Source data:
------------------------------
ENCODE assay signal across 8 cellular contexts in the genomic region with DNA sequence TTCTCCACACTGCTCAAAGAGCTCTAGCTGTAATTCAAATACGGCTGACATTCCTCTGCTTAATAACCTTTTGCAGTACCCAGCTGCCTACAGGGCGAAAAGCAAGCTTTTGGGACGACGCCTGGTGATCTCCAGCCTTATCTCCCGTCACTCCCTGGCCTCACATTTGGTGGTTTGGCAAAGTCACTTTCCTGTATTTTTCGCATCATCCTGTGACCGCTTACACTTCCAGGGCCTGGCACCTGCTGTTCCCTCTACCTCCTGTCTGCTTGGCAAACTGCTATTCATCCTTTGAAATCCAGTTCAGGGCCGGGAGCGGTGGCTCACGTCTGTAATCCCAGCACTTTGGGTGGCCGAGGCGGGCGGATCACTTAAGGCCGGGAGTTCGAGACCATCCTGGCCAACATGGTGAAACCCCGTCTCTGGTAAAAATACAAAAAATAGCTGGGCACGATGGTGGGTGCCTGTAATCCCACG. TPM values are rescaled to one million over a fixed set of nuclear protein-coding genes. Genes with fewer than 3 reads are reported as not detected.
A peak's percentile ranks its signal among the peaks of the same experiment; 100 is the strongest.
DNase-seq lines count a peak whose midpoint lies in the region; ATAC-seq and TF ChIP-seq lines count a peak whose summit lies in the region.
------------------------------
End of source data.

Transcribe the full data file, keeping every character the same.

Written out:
ENCODE assay signal across 8 cellular contexts in the genomic region with DNA sequence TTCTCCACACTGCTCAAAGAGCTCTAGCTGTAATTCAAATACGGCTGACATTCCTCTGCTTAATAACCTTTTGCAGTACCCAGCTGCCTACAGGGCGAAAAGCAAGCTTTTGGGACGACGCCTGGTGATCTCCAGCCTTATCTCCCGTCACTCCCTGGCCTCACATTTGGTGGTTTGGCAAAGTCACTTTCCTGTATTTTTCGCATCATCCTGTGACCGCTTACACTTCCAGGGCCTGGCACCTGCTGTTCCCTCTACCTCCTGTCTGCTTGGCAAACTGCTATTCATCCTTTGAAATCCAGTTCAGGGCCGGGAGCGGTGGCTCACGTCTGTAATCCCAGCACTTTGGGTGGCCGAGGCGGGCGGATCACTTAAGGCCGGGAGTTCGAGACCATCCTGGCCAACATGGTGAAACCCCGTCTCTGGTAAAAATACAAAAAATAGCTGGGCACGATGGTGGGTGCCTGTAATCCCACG. TPM values are rescaled to one million over a fixed set of nuclear protein-coding genes. Genes with fewer than 3 reads are reported as not detected.
A peak's percentile ranks its signal among the peaks of the same experiment; 100 is the strongest.
DNase-seq lines count a peak whose midpoint lies in the region; ATAC-seq and TF ChIP-seq lines count a peak whose summit lies in the region.